Wednesday, August 5, 2015

2105-08-05: Autonomy Incubator Interns Prepare For Exit Presentations

Alex Hagiopol explains why it would be foolish to question SVO's superiority over GPS positioning.

This is usually the time of day when the Autonomy Incubator (AI) social media intern would seat herself before her government-issued blogging laptop and crank out yet another witty, engaging, and informative post about the goings-on here at the AI. Indeed, when you clicked on this article, you were probably expecting to see journalistic lede in this very spot, with a topic sentence and some relevant details about an event or a person of interest. "What happened today, O intern?" you're probably wondering at this very moment. "What delicious blend of lovable hijinks and high-tech wizardry have the folks at the lab served up for us this time?"

Well, dear readers, we have good news, and we have bad news. The bad news is, today did not hold much excitement vis รก vis expanding the frontiers of science because over half of the lab was busy readying their exit presentations for Thursday.  The good news is, the exit presentations are going to be incredible.

You like jokes? Josh Eddy has jokes. He just makes them up on the spot like a comedy genius, because he wants to keep you entertained while he teaches you about Kalman filters.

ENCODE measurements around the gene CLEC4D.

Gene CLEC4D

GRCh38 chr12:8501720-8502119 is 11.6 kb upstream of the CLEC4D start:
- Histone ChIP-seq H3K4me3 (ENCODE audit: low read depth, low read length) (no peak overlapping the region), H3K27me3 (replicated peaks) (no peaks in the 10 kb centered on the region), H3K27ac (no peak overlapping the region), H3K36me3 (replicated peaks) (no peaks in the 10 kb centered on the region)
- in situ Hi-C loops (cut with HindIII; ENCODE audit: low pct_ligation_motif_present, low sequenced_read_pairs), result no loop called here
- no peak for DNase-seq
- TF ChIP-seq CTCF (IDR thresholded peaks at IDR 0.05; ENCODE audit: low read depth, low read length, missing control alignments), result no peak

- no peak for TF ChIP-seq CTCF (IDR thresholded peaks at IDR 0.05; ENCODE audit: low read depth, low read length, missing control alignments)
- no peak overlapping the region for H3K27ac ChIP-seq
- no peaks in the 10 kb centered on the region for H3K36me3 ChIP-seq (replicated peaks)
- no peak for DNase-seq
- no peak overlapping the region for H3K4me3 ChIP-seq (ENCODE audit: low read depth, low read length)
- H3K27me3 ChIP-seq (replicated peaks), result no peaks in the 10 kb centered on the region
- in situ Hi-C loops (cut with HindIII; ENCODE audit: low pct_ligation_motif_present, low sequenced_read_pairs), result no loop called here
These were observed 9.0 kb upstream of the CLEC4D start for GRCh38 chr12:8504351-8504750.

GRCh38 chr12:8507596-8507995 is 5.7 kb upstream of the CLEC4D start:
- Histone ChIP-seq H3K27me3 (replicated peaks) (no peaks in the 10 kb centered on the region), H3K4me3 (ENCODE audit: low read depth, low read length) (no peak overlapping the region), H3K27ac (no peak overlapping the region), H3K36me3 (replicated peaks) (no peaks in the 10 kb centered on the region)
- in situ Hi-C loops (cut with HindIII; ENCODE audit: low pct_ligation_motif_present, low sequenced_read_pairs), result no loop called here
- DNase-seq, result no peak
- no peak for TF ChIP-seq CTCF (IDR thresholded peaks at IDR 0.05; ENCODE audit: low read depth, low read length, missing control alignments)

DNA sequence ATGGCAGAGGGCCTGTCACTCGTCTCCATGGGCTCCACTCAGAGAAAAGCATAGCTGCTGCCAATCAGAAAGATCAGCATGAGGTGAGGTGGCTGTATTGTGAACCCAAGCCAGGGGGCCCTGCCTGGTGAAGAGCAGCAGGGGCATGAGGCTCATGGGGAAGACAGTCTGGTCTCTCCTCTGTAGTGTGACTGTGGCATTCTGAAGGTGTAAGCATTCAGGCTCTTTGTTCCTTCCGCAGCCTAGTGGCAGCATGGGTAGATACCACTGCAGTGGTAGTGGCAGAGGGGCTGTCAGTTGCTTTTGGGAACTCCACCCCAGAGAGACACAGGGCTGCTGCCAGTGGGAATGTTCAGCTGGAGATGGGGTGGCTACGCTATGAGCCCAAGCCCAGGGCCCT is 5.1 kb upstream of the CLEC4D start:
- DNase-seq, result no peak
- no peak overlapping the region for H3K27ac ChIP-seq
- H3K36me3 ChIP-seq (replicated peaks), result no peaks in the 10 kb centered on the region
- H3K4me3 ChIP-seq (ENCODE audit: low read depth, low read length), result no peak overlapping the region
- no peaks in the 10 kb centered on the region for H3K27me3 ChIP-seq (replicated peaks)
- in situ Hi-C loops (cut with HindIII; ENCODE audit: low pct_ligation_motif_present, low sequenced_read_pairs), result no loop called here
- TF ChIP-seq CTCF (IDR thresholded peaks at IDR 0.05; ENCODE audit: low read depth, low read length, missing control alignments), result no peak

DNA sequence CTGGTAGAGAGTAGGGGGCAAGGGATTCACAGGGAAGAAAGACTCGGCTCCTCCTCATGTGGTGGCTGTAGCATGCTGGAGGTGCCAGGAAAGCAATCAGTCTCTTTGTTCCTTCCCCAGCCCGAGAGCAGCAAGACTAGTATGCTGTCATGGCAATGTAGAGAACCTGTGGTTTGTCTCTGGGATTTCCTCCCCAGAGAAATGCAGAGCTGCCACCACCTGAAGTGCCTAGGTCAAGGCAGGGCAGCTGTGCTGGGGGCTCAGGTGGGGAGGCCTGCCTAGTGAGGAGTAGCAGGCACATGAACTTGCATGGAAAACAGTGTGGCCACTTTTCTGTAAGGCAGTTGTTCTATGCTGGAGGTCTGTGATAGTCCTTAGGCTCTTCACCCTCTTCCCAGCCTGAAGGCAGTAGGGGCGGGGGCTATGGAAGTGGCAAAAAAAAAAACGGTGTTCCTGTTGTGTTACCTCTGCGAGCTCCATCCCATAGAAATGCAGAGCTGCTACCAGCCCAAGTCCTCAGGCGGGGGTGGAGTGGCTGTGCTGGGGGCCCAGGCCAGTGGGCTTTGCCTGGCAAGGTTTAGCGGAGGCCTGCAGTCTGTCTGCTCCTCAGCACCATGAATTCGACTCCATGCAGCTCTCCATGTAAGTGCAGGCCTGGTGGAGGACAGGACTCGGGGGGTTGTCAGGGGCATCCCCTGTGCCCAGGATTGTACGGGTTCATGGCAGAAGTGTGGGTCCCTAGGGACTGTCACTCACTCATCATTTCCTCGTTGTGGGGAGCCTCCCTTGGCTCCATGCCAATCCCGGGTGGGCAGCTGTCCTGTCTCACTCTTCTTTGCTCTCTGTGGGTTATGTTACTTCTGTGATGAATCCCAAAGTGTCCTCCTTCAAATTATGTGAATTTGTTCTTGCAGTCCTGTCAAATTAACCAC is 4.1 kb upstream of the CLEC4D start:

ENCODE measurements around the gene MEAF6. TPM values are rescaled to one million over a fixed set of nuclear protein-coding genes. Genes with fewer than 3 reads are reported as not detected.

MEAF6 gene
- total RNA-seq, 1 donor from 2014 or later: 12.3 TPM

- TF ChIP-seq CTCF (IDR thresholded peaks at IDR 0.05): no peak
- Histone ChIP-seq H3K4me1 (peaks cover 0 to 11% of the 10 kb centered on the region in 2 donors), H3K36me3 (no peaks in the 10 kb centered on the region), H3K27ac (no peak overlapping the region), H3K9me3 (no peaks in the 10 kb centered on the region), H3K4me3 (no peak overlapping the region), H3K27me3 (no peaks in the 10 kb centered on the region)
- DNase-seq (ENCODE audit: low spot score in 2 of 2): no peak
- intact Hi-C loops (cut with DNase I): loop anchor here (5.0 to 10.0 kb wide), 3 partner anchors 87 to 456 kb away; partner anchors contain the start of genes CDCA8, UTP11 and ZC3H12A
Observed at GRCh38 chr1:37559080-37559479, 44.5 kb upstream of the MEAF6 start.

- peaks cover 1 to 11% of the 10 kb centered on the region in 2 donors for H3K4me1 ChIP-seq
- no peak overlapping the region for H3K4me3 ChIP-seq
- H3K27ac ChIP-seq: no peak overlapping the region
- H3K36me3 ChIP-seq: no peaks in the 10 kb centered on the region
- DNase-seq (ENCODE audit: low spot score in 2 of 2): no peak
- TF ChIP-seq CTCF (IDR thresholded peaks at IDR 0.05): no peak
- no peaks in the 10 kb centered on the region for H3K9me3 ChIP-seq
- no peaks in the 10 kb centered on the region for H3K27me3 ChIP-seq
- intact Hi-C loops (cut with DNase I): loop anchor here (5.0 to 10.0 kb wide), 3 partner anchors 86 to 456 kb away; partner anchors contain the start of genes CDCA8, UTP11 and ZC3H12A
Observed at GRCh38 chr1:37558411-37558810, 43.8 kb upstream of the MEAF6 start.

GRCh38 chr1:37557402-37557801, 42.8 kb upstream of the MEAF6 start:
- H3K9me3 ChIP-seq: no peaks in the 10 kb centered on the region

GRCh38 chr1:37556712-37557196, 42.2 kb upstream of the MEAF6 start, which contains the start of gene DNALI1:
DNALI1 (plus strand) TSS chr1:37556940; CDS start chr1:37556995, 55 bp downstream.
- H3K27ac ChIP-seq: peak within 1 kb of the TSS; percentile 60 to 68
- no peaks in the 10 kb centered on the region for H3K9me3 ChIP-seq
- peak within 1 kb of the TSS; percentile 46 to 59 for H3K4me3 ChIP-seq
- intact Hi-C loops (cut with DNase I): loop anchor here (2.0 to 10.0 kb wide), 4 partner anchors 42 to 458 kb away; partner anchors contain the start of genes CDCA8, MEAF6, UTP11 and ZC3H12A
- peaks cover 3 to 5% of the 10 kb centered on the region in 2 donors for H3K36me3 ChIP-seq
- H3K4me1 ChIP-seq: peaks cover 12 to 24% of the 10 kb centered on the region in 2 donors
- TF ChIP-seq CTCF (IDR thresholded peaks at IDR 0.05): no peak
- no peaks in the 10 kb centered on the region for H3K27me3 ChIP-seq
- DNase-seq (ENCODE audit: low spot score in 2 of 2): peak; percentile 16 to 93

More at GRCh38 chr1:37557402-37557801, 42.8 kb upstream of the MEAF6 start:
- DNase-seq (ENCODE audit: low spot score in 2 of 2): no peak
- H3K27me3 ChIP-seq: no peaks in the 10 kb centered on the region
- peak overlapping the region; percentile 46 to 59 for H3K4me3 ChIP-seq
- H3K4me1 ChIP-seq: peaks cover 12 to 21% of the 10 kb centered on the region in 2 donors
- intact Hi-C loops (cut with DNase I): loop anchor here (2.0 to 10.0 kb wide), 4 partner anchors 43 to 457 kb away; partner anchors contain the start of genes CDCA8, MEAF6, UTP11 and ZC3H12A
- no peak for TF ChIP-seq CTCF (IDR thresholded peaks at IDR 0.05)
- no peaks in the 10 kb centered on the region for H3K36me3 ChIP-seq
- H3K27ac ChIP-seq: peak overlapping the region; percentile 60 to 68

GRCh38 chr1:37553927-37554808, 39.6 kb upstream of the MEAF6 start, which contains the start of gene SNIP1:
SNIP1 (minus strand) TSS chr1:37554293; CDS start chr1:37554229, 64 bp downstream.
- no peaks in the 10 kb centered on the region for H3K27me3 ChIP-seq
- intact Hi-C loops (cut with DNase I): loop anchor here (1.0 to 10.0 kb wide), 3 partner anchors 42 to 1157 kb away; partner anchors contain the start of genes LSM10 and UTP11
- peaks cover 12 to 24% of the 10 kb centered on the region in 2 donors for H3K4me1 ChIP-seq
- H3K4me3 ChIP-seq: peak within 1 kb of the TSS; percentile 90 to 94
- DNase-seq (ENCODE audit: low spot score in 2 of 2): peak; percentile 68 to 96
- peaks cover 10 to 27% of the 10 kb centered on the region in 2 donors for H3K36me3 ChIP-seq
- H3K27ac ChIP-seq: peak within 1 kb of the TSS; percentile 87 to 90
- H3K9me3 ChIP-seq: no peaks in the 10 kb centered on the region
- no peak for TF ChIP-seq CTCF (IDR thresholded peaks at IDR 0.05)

The phrase "down-home country-style homemade GPUs" makes an appearance.
Gil Montague has a fancy PowerPoint with a myriad of illustrations and a ton of interesting knowledge. He's already done a branch presentation for the Flight Systems Safety Branch this week, so he's been prepared to knock this one out of the park since Monday afternoon.

The knowing smirk of a champion.

Jeremy Lim doesn't have his MICEHAB model in place yet, but once hardware moves it over here, he's going to shock and awe everyone with how skilled his robot arm will be at taking care of mice in space.

Jeremy walks the audience through our "Agile" approach before launching into MICEHAB.
And then there's Javier Puig Navarro and Bilal Mehdi: just when you thought their coordinated flight demos could not get any more compelling, they're capping off their summer in the AI by flying a heterogenous fleet of two quadrotors and two micro-UAVs in coordination. We saw a sneak peek of the routine today, and be assured, it's even cooler than it sounds.

Look at them go!

The team might be a little zealous about this demo.

Speaking of flying trajectories, Nick Woodward will present on his geo-containment systems research that we just talked about.  He has a plethora of drawings and flow charts to explain his software much better than we could, and he also has a fresh batch of AI keychains in the printer that he's been passing out to the team. Thanks, Nick!

Nick using some of the aforementioned drawings to illustrate geo-containment.

Of the interns, only Meghan Chandarana will not present tomorrow, because her tenure at the AI ends three weeks from now. Even though she has no obligation to participate, she has been extremely involved in coaching the others on presentation style and good PowerPoint form. We all very much appreciate the time and effort she's invested in the work of others, especially when she has such exciting work to be doing on her own project.

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